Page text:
Characteristics of Autism Spectrum Disorders
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Characteristics of Autism Spectrum Disorders
Course level: EDU Graduate
This introductory course is designed to assist teacher candidates in developing strategies and techniques to support students with autism spectrum disorders (ASDs). It is designed to familiarize teacher candidates with the complexity of ASD. The course provides the theoretical background information and practical instructional strategies needed for working with students with ASD. Participants will gain a better understanding of the key issues related to inclusive instructional practices as well as the skills to adjust behavioral challenges. This course fosters communication and social-perceptual thinking skills among teacher candidates. This course is not available for enrollment to residents of Arkansas, Connecticut, Hawaii, Indiana, Iowa, Kansas, Kentucky, Massachusetts, Michigan, Minnesota, Missouri, New Jersey, New Mexico, New York, Ohio, Pennsylvania, Rhode Island, Tennessee, Texas, Utah, West Virginia. Wisconsin, Wyoming, and individuals who reside outside the United States
- This graduate level course requires proof of completion of a Bachelor's degree. Be prepared to provide documentation during the checkout process.
What you'll learn
Course skills and outcomes
- Compare historical and theoretical foundations of Autism Spectrum Disorder (ASD).
- Examine state, federal, and Diagnostic and Statistical Manual of Mental Disorders (DSM) definitions of ASD.
- Categorize early indicators, diagnostic tools, etiology, and prevalence of ASD.
- Describe the academic, behavioral, social, functional, and linguistic characteristics of ASD.
- Analyze evidence-based practices and service delivery models designed to meet the needs of students with ASD.
- Analyze the theoretical frameworks underlying applied behavior analysis (ABA).
- Examine perspectives surrounding ABA theories.
- Evaluate the strengths and weaknesses of ABA interventions as well as the criteria and selection for use.
- Summarize the components of an effective ABA plan.
- Describe the development of receptive and expressive language in students with ASD.
- Evaluate augmentative and alternative communication supports, including technology, for enhancing the learning of academic and functional skills for students with ASD.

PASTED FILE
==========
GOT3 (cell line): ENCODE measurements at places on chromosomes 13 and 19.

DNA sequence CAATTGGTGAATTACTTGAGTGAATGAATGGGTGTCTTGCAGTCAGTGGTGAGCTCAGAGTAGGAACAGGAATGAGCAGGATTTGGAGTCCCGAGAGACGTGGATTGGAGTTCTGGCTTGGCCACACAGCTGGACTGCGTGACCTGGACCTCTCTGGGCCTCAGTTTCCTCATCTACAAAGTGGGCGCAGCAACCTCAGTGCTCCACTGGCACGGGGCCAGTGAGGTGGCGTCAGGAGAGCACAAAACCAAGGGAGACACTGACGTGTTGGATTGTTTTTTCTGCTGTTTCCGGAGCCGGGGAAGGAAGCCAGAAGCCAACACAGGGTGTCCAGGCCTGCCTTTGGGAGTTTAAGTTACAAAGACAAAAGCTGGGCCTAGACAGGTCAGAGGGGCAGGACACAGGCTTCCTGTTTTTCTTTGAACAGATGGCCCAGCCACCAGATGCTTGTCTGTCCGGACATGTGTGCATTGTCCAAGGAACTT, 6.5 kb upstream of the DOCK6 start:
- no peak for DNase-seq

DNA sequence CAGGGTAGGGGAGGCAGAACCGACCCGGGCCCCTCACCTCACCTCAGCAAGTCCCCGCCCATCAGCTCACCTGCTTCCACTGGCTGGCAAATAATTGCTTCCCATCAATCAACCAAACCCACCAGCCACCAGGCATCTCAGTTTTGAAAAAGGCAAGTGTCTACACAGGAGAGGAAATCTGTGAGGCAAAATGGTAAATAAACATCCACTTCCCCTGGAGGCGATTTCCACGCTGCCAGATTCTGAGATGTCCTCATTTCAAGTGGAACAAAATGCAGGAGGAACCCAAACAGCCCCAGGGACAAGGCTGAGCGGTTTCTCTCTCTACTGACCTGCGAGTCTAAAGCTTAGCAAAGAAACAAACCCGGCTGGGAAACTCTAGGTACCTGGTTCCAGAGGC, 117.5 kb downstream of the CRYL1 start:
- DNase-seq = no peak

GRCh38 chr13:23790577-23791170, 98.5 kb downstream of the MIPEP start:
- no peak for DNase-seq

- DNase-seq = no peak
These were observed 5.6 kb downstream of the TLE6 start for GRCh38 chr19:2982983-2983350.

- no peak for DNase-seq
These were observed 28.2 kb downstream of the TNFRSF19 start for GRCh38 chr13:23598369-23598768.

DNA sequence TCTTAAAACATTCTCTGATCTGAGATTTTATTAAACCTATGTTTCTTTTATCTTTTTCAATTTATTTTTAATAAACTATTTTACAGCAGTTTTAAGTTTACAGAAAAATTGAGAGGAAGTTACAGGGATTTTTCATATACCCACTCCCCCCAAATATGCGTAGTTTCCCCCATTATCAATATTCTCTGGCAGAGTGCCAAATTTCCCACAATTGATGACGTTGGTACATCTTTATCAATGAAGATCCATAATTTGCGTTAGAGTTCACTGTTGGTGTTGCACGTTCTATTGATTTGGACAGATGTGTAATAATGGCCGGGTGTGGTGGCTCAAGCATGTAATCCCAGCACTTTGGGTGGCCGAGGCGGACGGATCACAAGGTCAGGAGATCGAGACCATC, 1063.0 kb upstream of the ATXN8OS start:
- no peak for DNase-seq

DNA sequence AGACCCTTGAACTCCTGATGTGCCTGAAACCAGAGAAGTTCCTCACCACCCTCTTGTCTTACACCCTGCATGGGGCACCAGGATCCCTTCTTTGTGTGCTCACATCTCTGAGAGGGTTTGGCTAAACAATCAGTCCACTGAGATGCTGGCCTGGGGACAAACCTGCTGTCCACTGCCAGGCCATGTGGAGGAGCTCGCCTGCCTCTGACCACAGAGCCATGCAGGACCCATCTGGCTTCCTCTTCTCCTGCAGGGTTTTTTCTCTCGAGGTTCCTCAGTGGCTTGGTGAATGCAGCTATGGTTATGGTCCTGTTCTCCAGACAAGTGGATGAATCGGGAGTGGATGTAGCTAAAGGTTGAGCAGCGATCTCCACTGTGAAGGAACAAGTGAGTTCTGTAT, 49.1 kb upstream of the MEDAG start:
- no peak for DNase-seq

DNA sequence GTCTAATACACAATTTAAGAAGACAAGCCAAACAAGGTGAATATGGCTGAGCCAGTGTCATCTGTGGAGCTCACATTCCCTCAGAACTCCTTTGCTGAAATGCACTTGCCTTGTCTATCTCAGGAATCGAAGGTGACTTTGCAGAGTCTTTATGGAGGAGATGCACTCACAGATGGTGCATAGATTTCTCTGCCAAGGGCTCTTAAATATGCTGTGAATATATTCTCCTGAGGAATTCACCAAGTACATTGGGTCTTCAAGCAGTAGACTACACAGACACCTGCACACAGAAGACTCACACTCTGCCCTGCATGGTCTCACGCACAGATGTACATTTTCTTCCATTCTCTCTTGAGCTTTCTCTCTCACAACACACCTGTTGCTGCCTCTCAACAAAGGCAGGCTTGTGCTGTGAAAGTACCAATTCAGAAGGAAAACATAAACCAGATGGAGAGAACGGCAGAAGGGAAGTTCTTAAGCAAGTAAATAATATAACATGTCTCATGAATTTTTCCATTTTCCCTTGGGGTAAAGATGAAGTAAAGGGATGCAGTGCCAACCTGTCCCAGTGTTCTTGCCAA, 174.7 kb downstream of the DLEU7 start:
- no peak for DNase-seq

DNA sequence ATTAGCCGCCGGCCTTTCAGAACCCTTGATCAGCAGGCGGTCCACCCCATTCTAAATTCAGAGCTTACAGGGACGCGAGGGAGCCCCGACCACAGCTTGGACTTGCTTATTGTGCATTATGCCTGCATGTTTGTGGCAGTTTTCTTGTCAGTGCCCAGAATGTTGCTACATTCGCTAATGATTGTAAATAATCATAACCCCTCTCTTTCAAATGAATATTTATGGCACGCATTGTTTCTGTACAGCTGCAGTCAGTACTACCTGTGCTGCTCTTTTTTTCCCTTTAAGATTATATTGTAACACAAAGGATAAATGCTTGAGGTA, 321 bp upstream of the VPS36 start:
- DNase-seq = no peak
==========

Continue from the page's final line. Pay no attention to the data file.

- Analyze the sensory processing challenges and stereotypical behavior patterns in students with ASD.
- Explore evidence-based instructional strategies to promote effective communication development for students with ASD.
- Examine strategies and resources to adapt instruction ensuring sensory regulation of students with ASD.
- Describe cognitive development patterns and socio-cultural influences on students with ASD.
- Evaluate effective strategies used in the social-pragmatic approach to working with students with ASD.
- Assess the importance of social stories and skills groups for facilitating peer interaction and reciprocal play, and enhancing interpersonal skills with students with ASD.
- Identify therapies and related services used to build targeted skills in students with ASD.
- Categorize assessment tools and techniques that focus on language skills, academic skills, and social-emotional functioning for students with ASD.
- Examine developmentally appropriate instructional strategies for students with ASD that promote learners’ growth and development.
- Evaluate multiple sources of data across settings to assess and monitor individual learning, development, and overall progress.
- Explore strategies for developing critical thinking and problem-solving skills in cross-disciplinary academic settings.
- Explore evidence-based practices for accommodations and modifications to support improved outcomes for students with ASD.
- Evaluate social communication, emotional regulation, and transitional support tools to assist students with ASD in establishing safe and productive learning environments.
- Analyze visual and technical supports to enhance verbal interactions and task completion for students with ASD